Have we forgotten that Christ most frequently condemned the outwardly religious? Some of His harshest criticism was toward religious leaders. Religious leaders who were like tombs. Full of death and decay.

Maybe the problem is with us. Maybe it is Christians who have kicked Christ out of our own lives. Oh, we pray. Well, maybe we pray over our food, or when we want something from God. We go to church and feel good about ourselves. And we find it easy to shake our finger and say, “See, that’s what happens when you kick God out.”  But maybe they have actually rejected the poor example of Christ that they see in us. Maybe there’s nothing to our Christianity that is worth desiring.

“And the King shall answer and say to them, Truly I say to you, Inasmuch as you have done it to one of the least of these my brothers, you have done it to me” (Matt. 25:40). What have we done for the “least of these”? When is the last time we reached out in love to someone who is hurting? How many of us sacrifice our time regularly to help others? If we look at our checkbooks, where is most of the money going? When is the last time we did something for someone who could do absolutely nothing for us? When is the last time we treated with kindness someone who treated us poorly? Do we forgive as Christ forgave? Do we love as He loved? Can we even give a reason for the hope that we have within us?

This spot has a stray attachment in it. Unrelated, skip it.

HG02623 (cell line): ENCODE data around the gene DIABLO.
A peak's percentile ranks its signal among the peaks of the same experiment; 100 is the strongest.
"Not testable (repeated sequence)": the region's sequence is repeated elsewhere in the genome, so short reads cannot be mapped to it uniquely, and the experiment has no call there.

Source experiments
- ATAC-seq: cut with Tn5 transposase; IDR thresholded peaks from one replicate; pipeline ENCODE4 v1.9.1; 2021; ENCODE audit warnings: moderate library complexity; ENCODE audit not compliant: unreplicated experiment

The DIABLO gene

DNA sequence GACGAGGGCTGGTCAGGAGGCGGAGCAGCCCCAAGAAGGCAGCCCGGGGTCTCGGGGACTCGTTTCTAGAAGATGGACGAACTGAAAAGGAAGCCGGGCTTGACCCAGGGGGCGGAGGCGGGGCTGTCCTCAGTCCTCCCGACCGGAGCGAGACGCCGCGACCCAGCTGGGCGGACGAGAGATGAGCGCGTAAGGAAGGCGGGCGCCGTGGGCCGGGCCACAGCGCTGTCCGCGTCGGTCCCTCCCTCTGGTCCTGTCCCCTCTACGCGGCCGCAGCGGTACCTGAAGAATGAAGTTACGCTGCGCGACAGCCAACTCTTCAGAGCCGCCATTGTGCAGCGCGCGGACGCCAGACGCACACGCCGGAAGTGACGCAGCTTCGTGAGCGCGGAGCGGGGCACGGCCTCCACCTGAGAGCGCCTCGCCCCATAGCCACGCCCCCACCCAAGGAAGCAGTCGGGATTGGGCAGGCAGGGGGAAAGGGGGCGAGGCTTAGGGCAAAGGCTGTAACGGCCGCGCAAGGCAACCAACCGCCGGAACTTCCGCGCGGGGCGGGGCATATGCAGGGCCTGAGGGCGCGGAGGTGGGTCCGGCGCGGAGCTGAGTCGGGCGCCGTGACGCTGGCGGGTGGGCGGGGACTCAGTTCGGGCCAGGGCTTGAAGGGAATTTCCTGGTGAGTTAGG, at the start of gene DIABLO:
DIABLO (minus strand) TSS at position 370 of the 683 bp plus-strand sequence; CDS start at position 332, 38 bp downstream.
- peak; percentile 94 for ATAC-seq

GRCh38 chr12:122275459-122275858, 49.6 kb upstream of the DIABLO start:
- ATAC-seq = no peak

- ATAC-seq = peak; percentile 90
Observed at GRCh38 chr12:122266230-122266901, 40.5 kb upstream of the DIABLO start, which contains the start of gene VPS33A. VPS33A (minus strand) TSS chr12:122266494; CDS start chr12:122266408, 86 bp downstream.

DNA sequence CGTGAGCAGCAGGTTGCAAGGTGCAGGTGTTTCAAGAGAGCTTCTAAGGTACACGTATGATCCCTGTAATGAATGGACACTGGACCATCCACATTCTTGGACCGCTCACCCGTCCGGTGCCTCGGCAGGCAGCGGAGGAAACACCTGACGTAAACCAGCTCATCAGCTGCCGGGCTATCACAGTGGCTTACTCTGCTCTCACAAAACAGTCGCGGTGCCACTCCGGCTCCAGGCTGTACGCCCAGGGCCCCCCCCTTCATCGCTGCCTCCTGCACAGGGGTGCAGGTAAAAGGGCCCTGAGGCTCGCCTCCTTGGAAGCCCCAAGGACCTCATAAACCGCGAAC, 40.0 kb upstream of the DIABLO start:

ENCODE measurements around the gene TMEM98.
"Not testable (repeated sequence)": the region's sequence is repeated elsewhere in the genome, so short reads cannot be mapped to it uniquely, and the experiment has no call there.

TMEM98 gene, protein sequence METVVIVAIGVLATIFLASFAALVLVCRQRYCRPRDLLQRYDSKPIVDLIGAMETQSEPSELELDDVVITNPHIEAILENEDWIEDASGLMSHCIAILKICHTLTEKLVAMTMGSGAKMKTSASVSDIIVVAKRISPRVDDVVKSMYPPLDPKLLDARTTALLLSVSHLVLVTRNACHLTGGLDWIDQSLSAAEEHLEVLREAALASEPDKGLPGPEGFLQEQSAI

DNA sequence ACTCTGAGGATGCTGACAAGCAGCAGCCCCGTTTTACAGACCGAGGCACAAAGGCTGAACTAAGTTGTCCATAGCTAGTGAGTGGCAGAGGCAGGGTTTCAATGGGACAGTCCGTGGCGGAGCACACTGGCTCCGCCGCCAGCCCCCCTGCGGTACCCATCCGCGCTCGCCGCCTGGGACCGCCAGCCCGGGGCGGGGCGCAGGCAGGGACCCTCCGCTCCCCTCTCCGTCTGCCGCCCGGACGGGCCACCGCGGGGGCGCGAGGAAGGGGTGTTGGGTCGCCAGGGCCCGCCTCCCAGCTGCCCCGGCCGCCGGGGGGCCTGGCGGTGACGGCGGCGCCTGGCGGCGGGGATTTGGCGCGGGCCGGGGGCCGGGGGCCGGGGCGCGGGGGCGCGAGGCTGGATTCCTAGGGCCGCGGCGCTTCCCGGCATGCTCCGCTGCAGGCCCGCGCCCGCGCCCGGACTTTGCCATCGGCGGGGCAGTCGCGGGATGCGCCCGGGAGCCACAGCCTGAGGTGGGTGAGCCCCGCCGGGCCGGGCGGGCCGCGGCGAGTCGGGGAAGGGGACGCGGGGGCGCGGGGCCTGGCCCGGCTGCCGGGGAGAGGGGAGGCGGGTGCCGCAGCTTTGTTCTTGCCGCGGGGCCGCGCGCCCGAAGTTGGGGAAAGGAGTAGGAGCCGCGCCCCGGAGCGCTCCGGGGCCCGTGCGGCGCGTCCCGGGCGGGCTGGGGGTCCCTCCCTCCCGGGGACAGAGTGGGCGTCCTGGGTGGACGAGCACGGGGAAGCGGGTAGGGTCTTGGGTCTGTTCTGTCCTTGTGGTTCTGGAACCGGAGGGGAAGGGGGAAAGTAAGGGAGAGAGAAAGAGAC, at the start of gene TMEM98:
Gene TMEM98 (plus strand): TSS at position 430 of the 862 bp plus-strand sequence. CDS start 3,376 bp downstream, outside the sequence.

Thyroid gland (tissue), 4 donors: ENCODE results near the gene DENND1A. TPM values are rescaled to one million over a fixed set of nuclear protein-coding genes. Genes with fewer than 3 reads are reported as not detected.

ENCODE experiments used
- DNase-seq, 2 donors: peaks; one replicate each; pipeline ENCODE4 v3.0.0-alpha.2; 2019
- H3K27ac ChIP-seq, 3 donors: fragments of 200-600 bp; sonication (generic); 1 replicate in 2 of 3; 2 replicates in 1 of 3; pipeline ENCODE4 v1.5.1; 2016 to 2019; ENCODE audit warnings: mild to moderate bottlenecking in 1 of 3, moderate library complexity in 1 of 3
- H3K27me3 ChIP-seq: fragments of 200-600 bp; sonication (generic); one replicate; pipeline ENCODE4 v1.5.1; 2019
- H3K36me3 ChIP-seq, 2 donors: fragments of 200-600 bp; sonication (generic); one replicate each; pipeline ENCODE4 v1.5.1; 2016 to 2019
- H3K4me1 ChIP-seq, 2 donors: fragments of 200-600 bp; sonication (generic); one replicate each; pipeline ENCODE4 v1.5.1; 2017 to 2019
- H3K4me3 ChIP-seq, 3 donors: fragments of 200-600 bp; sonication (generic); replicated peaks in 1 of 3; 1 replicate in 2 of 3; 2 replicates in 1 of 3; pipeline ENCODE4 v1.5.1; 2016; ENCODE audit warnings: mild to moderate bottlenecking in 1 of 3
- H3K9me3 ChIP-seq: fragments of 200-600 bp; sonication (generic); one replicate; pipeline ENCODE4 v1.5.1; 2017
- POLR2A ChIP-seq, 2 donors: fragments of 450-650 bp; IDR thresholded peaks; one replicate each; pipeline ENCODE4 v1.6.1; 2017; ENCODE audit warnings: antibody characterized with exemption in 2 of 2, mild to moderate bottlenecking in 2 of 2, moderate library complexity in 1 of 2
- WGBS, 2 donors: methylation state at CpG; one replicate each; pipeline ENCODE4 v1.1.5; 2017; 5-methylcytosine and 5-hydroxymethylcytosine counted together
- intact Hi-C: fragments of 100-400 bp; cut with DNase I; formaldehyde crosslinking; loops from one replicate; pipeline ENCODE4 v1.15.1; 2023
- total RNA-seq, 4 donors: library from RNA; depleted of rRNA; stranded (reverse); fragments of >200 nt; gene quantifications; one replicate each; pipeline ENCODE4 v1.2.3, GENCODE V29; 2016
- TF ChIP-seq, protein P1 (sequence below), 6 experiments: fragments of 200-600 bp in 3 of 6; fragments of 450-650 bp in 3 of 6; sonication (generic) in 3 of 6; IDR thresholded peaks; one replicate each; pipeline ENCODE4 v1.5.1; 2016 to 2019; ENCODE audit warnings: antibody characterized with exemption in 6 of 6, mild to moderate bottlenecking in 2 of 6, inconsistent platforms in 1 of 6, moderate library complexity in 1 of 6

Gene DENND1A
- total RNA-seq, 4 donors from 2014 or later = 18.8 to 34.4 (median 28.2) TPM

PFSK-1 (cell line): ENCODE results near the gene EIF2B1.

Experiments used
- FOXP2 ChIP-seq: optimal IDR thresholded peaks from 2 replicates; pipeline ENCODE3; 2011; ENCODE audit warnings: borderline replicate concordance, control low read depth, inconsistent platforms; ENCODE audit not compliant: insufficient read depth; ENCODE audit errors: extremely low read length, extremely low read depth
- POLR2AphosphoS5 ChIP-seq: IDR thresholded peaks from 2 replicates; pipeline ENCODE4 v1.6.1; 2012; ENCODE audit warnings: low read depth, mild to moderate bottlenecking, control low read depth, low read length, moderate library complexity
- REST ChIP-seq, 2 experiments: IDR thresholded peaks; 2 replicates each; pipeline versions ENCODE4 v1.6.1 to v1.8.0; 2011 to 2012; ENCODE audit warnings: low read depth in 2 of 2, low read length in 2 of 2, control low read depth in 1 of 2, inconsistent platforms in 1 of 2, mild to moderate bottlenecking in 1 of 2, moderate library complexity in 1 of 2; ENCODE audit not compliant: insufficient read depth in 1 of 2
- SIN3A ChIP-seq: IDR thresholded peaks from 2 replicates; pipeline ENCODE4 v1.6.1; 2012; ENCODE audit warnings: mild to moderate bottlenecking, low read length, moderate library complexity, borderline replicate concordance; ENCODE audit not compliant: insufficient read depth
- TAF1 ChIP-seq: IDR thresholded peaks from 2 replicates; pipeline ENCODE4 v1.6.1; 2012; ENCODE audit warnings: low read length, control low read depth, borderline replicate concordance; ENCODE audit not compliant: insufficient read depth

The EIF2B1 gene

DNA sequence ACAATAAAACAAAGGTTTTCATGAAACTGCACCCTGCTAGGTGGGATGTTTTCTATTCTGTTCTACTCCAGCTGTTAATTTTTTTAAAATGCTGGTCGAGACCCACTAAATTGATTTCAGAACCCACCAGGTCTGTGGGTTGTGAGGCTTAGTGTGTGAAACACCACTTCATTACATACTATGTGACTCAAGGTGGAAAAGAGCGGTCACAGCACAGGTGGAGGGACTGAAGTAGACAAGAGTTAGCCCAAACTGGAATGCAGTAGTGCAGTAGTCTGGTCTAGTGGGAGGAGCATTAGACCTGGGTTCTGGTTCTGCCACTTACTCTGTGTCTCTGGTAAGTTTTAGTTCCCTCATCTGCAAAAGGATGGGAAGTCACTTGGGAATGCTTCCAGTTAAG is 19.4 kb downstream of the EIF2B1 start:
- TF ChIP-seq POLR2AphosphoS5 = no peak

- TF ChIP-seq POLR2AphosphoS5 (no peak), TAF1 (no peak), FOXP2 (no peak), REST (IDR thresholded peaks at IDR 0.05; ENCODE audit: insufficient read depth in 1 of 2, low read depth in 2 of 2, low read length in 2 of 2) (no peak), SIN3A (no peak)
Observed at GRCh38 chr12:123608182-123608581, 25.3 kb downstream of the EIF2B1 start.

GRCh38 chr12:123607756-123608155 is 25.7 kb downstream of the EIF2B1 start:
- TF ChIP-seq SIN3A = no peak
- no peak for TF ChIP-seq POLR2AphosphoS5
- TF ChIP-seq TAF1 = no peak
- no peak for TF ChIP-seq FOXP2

Connecticut Governor Malloy said that evil visited Newtown. Pure, horrible, unimaginable evil. And the reality is that we all have evil in our hearts. But Christ came to redeem that evil. He came to replace our hearts of hate and evil with a heart of love. A heart that shows His grace.

We Christians feel so comfortable in our pews at church and with our friends who agree with us. But we often ignore the darkness in the world. We are not the salt and light we are commanded to be. We ignore the suffering of others. We condemn sin, rather than reach out and show God’s grace. We don’t love our neighbor as ourselves. We don’t even love our spouses or families as we ought. We pick and choose the sins that are acceptable and find it all too easy to judge those who sin differently than we do.